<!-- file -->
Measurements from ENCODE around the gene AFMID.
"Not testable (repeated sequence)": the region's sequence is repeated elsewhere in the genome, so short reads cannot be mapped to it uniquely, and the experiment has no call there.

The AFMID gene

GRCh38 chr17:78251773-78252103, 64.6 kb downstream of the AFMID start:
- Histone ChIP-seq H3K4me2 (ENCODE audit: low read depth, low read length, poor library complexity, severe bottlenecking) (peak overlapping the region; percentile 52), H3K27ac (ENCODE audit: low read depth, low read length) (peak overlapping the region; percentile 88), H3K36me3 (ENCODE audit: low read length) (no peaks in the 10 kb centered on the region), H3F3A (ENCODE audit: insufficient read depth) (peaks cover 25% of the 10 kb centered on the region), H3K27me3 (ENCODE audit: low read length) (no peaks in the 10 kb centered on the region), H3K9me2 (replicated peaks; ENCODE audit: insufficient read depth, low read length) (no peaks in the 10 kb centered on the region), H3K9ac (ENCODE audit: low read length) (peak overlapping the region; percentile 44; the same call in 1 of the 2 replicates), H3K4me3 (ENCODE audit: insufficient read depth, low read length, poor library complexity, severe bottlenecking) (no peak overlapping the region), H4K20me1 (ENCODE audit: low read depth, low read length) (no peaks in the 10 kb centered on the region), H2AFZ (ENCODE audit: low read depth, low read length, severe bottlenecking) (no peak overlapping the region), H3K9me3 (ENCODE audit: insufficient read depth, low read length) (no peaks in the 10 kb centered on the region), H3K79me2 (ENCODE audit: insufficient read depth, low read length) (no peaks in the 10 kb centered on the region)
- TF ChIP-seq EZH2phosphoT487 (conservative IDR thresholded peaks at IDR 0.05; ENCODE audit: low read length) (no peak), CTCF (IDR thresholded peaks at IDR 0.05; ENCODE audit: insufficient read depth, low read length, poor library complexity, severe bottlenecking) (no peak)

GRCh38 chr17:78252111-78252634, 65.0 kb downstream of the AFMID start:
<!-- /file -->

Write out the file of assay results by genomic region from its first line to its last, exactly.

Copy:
Measurements from ENCODE around the gene AFMID.
"Not testable (repeated sequence)": the region's sequence is repeated elsewhere in the genome, so short reads cannot be mapped to it uniquely, and the experiment has no call there.

The AFMID gene

GRCh38 chr17:78251773-78252103, 64.6 kb downstream of the AFMID start:
- Histone ChIP-seq H3K4me2 (ENCODE audit: low read depth, low read length, poor library complexity, severe bottlenecking) (peak overlapping the region; percentile 52), H3K27ac (ENCODE audit: low read depth, low read length) (peak overlapping the region; percentile 88), H3K36me3 (ENCODE audit: low read length) (no peaks in the 10 kb centered on the region), H3F3A (ENCODE audit: insufficient read depth) (peaks cover 25% of the 10 kb centered on the region), H3K27me3 (ENCODE audit: low read length) (no peaks in the 10 kb centered on the region), H3K9me2 (replicated peaks; ENCODE audit: insufficient read depth, low read length) (no peaks in the 10 kb centered on the region), H3K9ac (ENCODE audit: low read length) (peak overlapping the region; percentile 44; the same call in 1 of the 2 replicates), H3K4me3 (ENCODE audit: insufficient read depth, low read length, poor library complexity, severe bottlenecking) (no peak overlapping the region), H4K20me1 (ENCODE audit: low read depth, low read length) (no peaks in the 10 kb centered on the region), H2AFZ (ENCODE audit: low read depth, low read length, severe bottlenecking) (no peak overlapping the region), H3K9me3 (ENCODE audit: insufficient read depth, low read length) (no peaks in the 10 kb centered on the region), H3K79me2 (ENCODE audit: insufficient read depth, low read length) (no peaks in the 10 kb centered on the region)
- TF ChIP-seq EZH2phosphoT487 (conservative IDR thresholded peaks at IDR 0.05; ENCODE audit: low read length) (no peak), CTCF (IDR thresholded peaks at IDR 0.05; ENCODE audit: insufficient read depth, low read length, poor library complexity, severe bottlenecking) (no peak)

GRCh38 chr17:78252111-78252634, 65.0 kb downstream of the AFMID start: